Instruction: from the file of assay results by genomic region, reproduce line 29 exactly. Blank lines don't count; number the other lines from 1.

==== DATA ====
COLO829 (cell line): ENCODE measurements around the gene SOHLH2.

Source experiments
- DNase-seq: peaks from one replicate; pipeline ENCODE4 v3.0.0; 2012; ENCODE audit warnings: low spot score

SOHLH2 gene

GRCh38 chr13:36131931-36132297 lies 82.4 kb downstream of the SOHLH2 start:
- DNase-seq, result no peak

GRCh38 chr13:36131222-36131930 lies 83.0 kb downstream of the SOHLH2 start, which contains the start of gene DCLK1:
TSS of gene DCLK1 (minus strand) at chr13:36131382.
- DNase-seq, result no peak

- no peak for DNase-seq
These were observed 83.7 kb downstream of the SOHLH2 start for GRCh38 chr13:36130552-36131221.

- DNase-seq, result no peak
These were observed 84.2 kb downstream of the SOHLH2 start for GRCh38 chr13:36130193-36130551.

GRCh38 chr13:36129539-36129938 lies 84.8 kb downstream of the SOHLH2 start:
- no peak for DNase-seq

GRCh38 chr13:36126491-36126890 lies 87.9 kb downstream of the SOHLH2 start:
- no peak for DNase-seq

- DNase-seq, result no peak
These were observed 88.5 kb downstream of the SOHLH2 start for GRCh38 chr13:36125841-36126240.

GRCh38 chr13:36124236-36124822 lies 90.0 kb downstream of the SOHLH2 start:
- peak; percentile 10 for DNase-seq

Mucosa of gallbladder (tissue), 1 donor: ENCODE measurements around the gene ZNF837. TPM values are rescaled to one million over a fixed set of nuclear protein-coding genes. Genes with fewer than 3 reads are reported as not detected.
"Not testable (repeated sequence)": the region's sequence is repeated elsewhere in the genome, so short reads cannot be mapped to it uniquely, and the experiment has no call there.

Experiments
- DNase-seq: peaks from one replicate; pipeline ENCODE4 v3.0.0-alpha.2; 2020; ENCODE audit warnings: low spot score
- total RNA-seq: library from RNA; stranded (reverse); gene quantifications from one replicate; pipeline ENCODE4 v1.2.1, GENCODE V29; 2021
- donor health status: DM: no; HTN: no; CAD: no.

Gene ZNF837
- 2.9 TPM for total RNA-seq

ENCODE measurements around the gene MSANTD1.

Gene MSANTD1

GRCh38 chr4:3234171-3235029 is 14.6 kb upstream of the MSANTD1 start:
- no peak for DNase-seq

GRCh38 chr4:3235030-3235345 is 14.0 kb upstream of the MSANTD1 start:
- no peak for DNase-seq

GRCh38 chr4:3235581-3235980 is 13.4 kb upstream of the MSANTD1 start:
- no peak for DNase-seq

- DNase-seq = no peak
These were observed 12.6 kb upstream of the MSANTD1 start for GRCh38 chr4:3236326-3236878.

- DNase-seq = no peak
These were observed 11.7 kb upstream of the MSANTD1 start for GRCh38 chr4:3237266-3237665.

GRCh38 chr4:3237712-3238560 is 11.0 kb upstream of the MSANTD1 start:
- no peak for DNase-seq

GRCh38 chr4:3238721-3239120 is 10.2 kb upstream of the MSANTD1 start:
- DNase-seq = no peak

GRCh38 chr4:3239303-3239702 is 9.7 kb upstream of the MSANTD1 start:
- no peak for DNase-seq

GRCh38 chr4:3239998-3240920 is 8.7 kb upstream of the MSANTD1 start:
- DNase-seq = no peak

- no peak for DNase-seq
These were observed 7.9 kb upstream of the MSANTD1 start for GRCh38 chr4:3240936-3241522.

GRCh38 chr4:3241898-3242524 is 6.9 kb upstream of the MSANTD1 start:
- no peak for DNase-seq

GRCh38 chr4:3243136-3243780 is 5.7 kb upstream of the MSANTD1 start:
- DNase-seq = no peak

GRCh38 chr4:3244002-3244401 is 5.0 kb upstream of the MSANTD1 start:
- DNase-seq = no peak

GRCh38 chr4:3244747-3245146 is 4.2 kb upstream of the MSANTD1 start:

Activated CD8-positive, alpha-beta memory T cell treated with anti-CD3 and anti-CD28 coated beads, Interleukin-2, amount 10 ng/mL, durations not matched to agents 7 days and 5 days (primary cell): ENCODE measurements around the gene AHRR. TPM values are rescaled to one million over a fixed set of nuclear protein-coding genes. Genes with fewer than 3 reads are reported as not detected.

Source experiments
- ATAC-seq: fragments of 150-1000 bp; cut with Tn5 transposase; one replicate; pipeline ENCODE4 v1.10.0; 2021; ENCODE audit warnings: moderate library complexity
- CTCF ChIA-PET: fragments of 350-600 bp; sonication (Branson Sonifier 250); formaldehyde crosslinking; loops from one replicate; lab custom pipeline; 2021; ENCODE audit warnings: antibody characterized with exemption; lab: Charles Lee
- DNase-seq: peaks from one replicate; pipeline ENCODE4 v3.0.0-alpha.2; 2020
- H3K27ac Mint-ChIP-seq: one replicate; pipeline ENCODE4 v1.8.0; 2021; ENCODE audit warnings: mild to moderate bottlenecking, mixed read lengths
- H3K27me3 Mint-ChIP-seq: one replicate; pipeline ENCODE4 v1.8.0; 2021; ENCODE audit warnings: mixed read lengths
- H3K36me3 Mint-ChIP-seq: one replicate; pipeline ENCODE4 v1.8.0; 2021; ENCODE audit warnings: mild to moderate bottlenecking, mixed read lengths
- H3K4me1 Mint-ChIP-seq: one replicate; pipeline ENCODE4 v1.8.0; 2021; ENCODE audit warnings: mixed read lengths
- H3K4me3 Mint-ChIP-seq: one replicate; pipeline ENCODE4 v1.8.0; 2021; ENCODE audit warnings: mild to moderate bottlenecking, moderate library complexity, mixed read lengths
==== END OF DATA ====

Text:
- 2.9 TPM for total RNA-seq